(Last Updated on November 9, 2015 by Editor)
ZIMBABWE – Robbie Phiri, 21, was murdered in cold blood in the mining town of Chakari, Kadoma, a week ago. The case is still before the courts.
The mining community is still gripped with fear following a spate of violent attacks that have rocked the mining village.
Robbie’s mother hopes that his son’s murders will be brought to book. While the family is waiting for justice to take its course, the community is now living in fear following the vicious attack on Robbie.
“Someone was almost killed last week after he was followed and was only served by my daughter who was washing dishes outside the house.
“My daughter used a torch to see where the sound was coming from after she heard some movements that is when she saw a man running while being followed by another who was wielding a machete. When the attacker saw light, she retreated.
“Such has become the life in this community; no one is really safe at all. We even fear for our children as these illegal gold panners fight among themselves,” said a mother of two, who preferred anonymity for fear of victimisation by the illegal panners.
Located about 33 km west of Chegutu and 38 km north of Kadoma in the Mashonaland West province, Chakari housed Dalny Mine, Falcon Gold’s second mine.
Following the closure of the Falcon Gold subsidiary, illegal gold panning has been the source of lively hood even for the former employees of Falcon.
While it has brought a source of income (illegal mining) for the laid off workers and other people who have come to search for the precious mineral, residents say social ills have been increasing with the rampant illegal mining.
Most of the attacks have been attributed to conflicts emanating due to rampant gold panning.
“While this has brought a source of livelihood after the closure of this mine, we don’t feel safe anymore. This place is now very crowded and we just don’t know each other anymore.
“The mine has allowed illegal panners in most of the houses as they have money to pay rentals. Some former mine workers have also built illegal structures to let out to illegal panners so that they can get an income.
“All this is not bad as people are trying to earn a living but it is the spates of criminal activities that are making us live in fear,” said a former Falcon Gold employee only identified as Phiri.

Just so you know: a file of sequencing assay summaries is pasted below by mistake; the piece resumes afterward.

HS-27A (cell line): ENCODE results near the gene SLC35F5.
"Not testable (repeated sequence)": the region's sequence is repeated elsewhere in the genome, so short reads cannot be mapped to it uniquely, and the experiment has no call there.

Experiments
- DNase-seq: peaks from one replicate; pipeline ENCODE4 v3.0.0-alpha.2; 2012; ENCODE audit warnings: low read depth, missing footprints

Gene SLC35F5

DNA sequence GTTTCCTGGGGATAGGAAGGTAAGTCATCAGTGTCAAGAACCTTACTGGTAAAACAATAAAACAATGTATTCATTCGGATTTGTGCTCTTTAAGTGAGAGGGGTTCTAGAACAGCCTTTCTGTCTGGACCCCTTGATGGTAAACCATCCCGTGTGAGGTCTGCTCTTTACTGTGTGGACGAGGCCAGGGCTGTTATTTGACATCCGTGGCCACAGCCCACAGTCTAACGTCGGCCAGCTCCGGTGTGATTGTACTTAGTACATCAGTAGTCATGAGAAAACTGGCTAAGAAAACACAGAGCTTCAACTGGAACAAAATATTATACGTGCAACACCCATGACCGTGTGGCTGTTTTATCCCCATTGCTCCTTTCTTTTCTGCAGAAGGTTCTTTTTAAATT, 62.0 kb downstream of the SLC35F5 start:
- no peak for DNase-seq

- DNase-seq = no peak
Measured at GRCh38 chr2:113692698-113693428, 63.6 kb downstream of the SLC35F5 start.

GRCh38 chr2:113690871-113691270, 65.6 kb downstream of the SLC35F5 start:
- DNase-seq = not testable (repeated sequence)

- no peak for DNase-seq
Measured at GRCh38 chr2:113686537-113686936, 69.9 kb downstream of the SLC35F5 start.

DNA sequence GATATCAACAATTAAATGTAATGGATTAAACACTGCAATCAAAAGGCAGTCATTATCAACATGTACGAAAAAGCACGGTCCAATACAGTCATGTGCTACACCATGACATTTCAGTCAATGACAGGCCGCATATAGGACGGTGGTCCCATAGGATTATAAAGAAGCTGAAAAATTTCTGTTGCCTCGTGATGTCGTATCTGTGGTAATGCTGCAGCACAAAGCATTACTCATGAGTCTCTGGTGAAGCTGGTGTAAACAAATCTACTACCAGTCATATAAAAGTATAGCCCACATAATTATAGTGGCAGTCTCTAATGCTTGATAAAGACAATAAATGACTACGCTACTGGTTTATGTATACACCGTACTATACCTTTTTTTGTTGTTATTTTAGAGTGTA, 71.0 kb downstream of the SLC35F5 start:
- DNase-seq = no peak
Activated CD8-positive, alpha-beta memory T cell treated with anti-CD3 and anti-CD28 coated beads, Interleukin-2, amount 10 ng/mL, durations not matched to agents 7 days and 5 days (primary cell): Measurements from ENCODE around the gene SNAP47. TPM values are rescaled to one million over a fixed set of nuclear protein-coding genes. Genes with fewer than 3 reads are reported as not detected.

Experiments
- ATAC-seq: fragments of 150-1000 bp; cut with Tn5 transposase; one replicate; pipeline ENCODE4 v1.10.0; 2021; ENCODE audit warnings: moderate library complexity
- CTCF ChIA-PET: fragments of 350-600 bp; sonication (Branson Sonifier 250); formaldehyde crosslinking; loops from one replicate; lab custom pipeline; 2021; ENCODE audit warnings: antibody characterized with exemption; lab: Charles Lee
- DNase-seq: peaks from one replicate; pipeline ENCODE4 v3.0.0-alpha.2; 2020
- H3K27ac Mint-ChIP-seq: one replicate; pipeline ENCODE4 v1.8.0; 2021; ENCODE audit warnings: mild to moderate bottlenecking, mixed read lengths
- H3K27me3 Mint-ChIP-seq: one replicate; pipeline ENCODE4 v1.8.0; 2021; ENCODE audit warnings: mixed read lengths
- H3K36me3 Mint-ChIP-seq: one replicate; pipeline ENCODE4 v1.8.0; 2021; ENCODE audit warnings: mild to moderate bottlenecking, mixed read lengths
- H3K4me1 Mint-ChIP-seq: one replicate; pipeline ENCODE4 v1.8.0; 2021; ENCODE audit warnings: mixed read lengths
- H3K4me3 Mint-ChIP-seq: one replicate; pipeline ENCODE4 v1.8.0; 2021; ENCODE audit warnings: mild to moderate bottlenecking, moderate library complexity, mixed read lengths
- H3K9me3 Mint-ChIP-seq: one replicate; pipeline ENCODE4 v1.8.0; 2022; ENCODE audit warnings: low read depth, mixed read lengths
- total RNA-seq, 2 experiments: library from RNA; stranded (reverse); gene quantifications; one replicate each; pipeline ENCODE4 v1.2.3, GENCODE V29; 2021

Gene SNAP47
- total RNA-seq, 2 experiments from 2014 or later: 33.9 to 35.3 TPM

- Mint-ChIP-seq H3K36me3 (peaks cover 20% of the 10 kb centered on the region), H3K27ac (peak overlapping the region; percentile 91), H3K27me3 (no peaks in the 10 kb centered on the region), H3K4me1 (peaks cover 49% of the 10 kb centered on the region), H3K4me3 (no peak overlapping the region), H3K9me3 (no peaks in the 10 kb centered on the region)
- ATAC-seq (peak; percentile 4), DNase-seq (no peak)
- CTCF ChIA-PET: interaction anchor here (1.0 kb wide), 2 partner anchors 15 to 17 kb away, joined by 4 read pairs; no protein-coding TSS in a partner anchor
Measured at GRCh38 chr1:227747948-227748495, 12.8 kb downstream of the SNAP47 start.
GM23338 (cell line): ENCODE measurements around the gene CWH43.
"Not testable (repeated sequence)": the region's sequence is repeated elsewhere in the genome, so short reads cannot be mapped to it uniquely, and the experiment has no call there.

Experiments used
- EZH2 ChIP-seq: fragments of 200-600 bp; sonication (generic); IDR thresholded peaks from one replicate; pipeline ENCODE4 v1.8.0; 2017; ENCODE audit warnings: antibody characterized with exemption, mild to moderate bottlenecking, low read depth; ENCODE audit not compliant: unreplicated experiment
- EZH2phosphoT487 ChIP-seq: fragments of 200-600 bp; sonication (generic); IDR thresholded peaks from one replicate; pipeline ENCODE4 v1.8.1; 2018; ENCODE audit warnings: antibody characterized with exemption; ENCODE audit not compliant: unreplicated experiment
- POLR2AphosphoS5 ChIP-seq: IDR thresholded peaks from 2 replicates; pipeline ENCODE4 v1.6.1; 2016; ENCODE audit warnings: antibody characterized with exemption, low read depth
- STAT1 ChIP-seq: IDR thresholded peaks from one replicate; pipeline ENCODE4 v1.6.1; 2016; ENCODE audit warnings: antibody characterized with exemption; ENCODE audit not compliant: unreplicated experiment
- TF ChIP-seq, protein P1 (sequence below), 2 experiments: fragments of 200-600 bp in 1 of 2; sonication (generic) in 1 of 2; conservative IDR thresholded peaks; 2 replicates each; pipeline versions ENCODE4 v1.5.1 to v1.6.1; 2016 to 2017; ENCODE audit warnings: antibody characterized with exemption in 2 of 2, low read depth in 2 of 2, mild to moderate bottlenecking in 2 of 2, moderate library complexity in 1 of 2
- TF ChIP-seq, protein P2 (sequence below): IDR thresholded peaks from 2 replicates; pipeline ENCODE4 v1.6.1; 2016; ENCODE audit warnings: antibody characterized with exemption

Residents say lack of electricity in the mining village has contributed to the increasing criminal activities in the community.
Electricity was disconnected in the community a year ago, after Falcon Gold’s accumulating electricity debt.
“We don’t have electricity and criminals are taking advantage of the darkness. Even if someone calls for held in the middle of the night, you cannot assist him or her because it will be too dark and you also fear for your safety.
“We hope the mine owners will do something to ensure that we have electricity restored again. This could go a long way in reducing the criminal activities,” said another teacher from a local school.
A police officer who spoke on condition of anonymity admitted that the level of crime in the area had increased adding that they were also afraid of patrolling during the night because of the darkness.
“How safe will I be in this darkness is the first question that I ask myself. Most of the illegal panners are very violent and dangerous and they always move with dangerous weapons,” he said.
A former Falcon Gold miner who retired in 1997 and is now based in Harare has also blamed the illegal gold panning for the violent activities that have rocked the once quiet mining village.
Johane Manyoni, 70, said since the closure of the mine, it has been a dog eat dog situation as people fight for survival.
“During my days in this community, it was very peaceful and you would not hear of any violent attacks. We respected each other and we lived in harmony as a family.
“It is very disturbing to hear reports of several murders in that mining village that I called home for the more than 30 years I worked there.
“I’m appealing to the powers that be to ensure that sanity prevails in that community,” he said.
Commenting on the fellow miners who were laid off without any packages, Johane said it was unfortunate that they never got to enjoy the fruits of the once successful mine.
“I managed to take all my children to school with most of them having graduated. I also managed to buy this property where I’m staying in Harare when I retired but it is unfortunate that they are still stuck in that community that has turned into a war zone because they were not paid any packages,” he added.
Apart from the spate of crimes, the former Falcon gold mining community is facing a myriad of challenges such as water problems and the public toilets that were cleaned everyday are now a menace. They have gone for years without having been cleaned.
A health hazard is looming in that same community that has become a hub of crime.
“These toilets have not been cleaned for ages and as you can see some section of the houses were built without bathrooms and toilets meaning we used those public toilets and baths rooms.
“How do you then expect us to use toilets that have not been cleaned for years? Tirikungorarama nenyasha,” said a 33 year-old mother of two whose family is also suffering after the closure of the mine.
Amid all these myriad of challenges, the community continues to live in fear as Robbie’s family prays that his murders will face the full wrath of the law.